US Navy Flushing Millions Down the Drain on New Aircraft Carrier Toilets That Cost $400k to Unclog

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We’ve all heard the phrase “flushing money down the drain’, right? Well in the case of the U.S. Navy, that’s literally happening.

The military branch’s newest technological marvel, the USS Gerald R. Ford, is as top-of-the-line as they come. The ship features nuclear reactors that enable it to travel for a quarter-century without needing to refuel. It can literally toss planes out of the sky with its electro-magnets.

Yet, for all of its marvelous (and expensive) features, none compares to the ship’s toilet system. Despite all of its high-tech features, the ship’s toilet system is so poorly engineered that it requires powerful acid to completely unclog and flush it out.

As for the cost of the acid flush? Well, let’s just say you might think twice about pulling the handle.

It costs approximately $400,000 to complete the acid flush. And it’s not just a one-time ordeal, either.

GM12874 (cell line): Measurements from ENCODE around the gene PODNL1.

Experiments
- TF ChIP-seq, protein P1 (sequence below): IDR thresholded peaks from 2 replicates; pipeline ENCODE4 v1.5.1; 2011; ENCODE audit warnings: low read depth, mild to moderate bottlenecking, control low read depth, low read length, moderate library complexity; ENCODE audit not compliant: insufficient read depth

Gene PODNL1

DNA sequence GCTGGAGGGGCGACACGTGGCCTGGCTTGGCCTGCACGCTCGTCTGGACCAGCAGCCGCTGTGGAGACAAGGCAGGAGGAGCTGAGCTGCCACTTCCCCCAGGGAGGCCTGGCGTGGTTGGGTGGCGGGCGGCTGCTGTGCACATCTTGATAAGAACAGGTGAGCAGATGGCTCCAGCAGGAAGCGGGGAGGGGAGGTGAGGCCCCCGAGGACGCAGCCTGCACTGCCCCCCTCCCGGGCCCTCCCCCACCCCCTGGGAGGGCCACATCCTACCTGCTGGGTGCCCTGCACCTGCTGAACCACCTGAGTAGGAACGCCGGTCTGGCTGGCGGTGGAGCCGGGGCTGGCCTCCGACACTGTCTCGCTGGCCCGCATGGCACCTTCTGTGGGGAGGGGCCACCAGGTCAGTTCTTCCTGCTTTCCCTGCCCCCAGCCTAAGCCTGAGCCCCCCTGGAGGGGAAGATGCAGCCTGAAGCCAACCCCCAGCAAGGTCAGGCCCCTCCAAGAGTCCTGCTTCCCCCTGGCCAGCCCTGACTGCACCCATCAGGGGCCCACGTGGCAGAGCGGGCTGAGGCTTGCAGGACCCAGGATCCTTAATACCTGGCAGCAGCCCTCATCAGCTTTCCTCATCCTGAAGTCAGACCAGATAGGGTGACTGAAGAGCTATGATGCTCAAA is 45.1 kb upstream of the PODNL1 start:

According to a report from the Government Accountability Office, the toilet system is a serious nightmare for most people to digest:

The effects of more onerous day-to-day maintenance costs are hard to quantify using available Navy data. For example, the Navy used a brand new toilet and sewage system on the CVN 77 and 78, similar to what is on a commercial aircraft, but increased in scale for a crew of over 4,000 people.

To address unexpected and frequent clogging of the system, the Navy has determined that it needs to acid flush the CVN 77 and 78’s sewage system on a regular basis, which is an unplanned maintenance action for the entire service life of the ship.

According to fleet maintenance officials, while each acid flush costs about $400,000, the Navy has yet to determine how often and for how many ships this action will need to be repeated, making the full cost impact difficult to quantify.

The ship holds more than 4,500 sailors and Marines, so that’s a lot of bathroom breaks. With the lifetime costs of running the ship rising to about $123 billion, it’s about time the navy realizes it has a profound pooping problem.

Hopefully the mess hall serves plenty of fibrous fruits and veggies.

Bon voyage!